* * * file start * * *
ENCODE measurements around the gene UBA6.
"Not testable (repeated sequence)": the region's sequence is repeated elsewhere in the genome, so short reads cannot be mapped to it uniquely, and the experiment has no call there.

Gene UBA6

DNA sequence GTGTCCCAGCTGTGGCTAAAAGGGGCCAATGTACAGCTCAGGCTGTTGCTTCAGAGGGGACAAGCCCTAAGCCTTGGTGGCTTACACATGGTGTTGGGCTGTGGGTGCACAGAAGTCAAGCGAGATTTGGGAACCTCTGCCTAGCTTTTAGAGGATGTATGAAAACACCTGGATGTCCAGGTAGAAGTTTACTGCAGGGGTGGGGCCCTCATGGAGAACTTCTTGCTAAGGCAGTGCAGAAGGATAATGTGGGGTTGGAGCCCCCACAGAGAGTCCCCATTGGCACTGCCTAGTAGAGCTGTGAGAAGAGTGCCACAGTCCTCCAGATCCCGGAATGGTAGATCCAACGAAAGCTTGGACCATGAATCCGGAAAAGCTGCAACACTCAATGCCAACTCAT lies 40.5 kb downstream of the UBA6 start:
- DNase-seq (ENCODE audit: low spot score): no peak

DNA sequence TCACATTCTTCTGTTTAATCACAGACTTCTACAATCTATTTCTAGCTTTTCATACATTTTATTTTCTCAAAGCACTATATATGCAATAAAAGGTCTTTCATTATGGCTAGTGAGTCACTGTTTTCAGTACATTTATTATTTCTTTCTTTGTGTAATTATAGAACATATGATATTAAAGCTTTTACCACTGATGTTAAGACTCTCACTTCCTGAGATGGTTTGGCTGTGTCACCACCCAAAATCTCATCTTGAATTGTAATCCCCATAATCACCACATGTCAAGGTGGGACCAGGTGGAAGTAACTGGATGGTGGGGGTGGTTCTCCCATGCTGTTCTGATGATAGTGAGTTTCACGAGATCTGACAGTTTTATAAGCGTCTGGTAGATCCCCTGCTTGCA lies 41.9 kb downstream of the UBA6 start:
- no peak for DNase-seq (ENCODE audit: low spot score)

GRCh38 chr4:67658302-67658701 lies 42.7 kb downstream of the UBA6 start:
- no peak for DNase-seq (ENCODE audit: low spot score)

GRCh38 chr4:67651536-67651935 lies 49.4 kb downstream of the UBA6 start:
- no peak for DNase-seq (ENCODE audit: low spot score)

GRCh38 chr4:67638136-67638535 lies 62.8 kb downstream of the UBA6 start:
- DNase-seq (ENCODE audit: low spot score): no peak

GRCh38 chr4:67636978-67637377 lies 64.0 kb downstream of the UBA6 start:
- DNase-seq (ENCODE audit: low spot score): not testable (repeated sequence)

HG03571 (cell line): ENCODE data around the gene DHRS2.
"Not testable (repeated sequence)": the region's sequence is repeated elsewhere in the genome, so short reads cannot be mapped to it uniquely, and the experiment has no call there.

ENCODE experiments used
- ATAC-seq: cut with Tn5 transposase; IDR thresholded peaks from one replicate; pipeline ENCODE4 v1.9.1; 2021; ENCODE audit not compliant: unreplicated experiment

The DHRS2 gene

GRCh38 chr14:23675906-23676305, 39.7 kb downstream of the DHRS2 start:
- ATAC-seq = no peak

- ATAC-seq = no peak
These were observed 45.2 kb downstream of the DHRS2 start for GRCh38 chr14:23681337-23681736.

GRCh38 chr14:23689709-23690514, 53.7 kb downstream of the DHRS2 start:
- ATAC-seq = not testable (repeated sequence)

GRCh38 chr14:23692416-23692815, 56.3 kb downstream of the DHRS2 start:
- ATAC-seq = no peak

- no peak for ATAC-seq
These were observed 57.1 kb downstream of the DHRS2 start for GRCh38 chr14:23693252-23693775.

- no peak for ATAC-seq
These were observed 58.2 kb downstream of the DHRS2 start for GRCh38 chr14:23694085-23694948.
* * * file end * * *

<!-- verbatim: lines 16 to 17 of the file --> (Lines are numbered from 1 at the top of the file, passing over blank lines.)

HG03571 (cell line): ENCODE data around the gene DHRS2.
"Not testable (repeated sequence)": the region's sequence is repeated elsewhere in the genome, so short reads cannot be mapped to it uniquely, and the experiment has no call there.